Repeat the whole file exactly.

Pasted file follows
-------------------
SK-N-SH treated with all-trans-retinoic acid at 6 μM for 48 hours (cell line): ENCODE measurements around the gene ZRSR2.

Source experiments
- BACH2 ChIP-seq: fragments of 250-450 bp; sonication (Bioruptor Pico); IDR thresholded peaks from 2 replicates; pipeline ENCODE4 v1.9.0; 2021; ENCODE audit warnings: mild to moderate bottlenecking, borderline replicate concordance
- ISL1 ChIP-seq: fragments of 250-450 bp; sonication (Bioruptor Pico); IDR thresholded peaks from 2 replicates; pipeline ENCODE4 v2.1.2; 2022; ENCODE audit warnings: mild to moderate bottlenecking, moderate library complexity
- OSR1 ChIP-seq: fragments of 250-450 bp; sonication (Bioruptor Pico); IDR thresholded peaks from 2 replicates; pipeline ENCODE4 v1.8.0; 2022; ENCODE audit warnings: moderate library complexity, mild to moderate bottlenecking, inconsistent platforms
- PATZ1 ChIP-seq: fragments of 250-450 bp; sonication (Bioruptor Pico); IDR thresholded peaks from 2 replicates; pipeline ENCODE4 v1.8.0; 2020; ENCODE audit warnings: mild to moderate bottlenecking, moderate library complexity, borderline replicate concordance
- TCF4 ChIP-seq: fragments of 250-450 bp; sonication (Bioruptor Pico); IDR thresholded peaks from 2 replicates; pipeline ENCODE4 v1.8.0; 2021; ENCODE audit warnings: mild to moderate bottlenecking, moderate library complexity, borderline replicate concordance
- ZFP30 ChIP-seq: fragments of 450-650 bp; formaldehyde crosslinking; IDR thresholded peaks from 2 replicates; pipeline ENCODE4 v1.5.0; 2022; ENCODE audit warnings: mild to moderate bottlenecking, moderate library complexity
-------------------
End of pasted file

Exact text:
SK-N-SH treated with all-trans-retinoic acid at 6 μM for 48 hours (cell line): ENCODE measurements around the gene ZRSR2.

Source experiments
- BACH2 ChIP-seq: fragments of 250-450 bp; sonication (Bioruptor Pico); IDR thresholded peaks from 2 replicates; pipeline ENCODE4 v1.9.0; 2021; ENCODE audit warnings: mild to moderate bottlenecking, borderline replicate concordance
- ISL1 ChIP-seq: fragments of 250-450 bp; sonication (Bioruptor Pico); IDR thresholded peaks from 2 replicates; pipeline ENCODE4 v2.1.2; 2022; ENCODE audit warnings: mild to moderate bottlenecking, moderate library complexity
- OSR1 ChIP-seq: fragments of 250-450 bp; sonication (Bioruptor Pico); IDR thresholded peaks from 2 replicates; pipeline ENCODE4 v1.8.0; 2022; ENCODE audit warnings: moderate library complexity, mild to moderate bottlenecking, inconsistent platforms
- PATZ1 ChIP-seq: fragments of 250-450 bp; sonication (Bioruptor Pico); IDR thresholded peaks from 2 replicates; pipeline ENCODE4 v1.8.0; 2020; ENCODE audit warnings: mild to moderate bottlenecking, moderate library complexity, borderline replicate concordance
- TCF4 ChIP-seq: fragments of 250-450 bp; sonication (Bioruptor Pico); IDR thresholded peaks from 2 replicates; pipeline ENCODE4 v1.8.0; 2021; ENCODE audit warnings: mild to moderate bottlenecking, moderate library complexity, borderline replicate concordance
- ZFP30 ChIP-seq: fragments of 450-650 bp; formaldehyde crosslinking; IDR thresholded peaks from 2 replicates; pipeline ENCODE4 v1.5.0; 2022; ENCODE audit warnings: mild to moderate bottlenecking, moderate library complexity